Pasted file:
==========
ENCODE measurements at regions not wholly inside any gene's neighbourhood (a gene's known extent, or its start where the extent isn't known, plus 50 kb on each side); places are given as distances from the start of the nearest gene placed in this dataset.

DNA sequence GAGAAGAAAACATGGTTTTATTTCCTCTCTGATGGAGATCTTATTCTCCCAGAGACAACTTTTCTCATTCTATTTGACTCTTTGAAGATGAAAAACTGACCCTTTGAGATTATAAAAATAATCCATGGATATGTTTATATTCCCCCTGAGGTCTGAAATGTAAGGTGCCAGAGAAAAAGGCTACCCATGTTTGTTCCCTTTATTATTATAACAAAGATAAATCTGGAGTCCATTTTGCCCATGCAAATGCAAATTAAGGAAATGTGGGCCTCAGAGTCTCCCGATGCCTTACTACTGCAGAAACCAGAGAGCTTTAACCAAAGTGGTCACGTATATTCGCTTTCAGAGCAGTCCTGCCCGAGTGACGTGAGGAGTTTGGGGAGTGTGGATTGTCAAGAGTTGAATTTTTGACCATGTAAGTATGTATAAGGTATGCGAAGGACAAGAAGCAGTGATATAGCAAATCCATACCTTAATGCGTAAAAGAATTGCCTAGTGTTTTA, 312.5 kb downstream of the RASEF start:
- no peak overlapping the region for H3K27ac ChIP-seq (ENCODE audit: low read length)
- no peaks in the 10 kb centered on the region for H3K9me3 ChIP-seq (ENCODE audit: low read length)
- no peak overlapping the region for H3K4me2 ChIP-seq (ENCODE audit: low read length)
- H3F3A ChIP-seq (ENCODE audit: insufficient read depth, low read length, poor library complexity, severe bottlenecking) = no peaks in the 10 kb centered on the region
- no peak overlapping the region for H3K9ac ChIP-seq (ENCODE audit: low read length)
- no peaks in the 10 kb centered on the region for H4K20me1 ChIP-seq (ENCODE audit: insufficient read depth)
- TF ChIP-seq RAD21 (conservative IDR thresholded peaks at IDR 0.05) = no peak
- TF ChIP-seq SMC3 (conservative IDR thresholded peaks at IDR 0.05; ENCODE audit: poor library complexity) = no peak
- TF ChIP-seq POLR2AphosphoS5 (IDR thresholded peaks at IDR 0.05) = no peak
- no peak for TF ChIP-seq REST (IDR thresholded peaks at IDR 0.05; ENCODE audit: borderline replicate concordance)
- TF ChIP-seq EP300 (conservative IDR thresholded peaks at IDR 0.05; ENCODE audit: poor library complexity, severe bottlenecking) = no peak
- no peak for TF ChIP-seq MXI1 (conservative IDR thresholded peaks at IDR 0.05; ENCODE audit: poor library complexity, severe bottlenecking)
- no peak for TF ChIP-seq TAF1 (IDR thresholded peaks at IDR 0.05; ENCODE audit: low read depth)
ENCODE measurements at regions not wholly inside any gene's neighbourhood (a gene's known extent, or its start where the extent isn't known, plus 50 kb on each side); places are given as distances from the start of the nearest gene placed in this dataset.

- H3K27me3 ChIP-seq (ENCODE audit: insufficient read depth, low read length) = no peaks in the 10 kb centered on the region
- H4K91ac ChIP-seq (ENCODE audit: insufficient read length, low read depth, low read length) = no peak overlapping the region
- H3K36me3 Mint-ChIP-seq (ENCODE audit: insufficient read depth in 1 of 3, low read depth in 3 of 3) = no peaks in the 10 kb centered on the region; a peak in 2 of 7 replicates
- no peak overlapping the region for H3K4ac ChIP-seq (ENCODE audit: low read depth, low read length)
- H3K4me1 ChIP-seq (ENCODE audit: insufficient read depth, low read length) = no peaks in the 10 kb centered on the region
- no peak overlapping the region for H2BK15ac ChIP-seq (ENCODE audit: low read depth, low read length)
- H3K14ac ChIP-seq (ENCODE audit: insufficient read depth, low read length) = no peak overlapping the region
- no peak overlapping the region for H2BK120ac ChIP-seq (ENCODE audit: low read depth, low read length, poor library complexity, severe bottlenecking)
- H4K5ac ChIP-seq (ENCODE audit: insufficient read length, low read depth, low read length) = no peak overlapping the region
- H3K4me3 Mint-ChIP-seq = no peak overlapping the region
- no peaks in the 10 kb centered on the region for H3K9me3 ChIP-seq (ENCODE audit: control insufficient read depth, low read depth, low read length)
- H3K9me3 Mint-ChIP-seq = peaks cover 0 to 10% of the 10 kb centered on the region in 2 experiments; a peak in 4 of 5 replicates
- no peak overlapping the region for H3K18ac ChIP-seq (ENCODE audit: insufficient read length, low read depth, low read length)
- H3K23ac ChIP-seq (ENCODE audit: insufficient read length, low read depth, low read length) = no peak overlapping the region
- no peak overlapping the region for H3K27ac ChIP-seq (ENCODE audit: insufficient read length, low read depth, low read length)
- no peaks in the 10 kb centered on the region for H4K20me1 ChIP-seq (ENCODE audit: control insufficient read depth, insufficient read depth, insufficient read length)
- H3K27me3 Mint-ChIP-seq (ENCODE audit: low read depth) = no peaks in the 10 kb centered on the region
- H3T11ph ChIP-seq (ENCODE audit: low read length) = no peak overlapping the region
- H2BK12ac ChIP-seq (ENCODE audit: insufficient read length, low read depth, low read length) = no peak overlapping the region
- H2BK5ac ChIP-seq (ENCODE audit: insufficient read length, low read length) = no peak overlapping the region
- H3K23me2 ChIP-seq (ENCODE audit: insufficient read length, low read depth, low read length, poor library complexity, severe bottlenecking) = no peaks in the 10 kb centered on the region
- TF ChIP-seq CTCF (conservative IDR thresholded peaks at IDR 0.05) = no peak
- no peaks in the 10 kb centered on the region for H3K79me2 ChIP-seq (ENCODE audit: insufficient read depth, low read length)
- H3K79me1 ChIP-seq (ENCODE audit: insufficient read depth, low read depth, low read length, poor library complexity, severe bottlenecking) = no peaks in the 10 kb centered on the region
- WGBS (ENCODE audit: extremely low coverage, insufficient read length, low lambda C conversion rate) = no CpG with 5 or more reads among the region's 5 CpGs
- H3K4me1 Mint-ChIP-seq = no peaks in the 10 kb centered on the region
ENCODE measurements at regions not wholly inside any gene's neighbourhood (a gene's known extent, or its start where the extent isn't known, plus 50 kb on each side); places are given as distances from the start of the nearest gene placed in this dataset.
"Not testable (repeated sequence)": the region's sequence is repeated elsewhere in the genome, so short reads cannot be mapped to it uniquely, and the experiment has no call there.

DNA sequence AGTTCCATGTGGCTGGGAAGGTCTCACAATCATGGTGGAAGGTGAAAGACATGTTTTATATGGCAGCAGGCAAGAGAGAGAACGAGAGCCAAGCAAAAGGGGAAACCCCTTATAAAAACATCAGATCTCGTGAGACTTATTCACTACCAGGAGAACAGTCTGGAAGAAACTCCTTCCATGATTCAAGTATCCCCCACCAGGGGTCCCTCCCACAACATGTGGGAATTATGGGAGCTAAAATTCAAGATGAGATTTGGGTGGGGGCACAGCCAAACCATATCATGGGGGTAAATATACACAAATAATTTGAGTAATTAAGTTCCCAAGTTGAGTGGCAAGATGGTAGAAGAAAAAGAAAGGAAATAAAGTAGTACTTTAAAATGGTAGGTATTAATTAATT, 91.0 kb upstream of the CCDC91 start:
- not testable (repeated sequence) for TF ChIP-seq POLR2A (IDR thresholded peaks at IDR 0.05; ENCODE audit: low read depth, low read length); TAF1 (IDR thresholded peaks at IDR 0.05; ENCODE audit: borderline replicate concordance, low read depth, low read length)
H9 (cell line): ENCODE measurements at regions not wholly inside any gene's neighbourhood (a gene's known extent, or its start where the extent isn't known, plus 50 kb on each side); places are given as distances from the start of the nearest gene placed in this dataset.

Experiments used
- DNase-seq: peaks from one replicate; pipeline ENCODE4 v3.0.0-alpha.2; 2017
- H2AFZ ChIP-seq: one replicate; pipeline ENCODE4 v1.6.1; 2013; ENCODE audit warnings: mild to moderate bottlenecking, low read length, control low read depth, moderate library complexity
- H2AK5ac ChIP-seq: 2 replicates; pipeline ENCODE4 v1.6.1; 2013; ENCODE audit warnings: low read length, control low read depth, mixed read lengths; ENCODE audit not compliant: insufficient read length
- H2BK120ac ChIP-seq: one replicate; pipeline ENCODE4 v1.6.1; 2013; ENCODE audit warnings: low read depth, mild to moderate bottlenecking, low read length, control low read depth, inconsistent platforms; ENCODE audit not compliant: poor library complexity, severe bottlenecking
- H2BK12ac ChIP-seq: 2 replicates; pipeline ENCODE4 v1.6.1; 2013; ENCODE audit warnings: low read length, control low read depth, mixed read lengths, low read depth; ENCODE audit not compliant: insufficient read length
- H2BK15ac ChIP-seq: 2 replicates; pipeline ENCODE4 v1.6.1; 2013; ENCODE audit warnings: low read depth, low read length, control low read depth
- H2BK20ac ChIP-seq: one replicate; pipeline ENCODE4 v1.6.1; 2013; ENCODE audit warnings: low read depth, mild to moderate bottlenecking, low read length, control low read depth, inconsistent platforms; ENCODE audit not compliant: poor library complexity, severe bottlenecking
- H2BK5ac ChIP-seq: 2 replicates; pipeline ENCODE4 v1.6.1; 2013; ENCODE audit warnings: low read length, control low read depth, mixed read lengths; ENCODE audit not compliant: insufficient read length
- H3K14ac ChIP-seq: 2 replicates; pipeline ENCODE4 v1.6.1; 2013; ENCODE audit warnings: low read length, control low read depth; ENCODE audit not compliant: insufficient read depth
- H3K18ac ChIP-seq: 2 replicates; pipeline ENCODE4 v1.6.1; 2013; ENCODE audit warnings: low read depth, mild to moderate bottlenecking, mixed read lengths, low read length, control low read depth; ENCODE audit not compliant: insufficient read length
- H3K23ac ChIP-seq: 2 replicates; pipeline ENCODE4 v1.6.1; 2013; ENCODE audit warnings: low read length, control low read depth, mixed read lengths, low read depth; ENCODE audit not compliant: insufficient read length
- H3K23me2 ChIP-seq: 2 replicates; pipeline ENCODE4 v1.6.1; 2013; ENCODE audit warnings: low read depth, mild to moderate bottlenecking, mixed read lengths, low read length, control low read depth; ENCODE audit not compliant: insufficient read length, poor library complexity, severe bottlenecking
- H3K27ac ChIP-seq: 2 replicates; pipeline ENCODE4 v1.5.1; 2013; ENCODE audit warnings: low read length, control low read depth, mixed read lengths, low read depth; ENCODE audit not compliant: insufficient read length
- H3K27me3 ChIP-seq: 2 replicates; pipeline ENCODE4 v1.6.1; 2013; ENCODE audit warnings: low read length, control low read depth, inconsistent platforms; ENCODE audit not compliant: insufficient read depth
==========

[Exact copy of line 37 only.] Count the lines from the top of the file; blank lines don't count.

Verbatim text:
- H3K23me2 ChIP-seq (ENCODE audit: insufficient read length, low read depth, low read length, poor library complexity, severe bottlenecking) = no peaks in the 10 kb centered on the region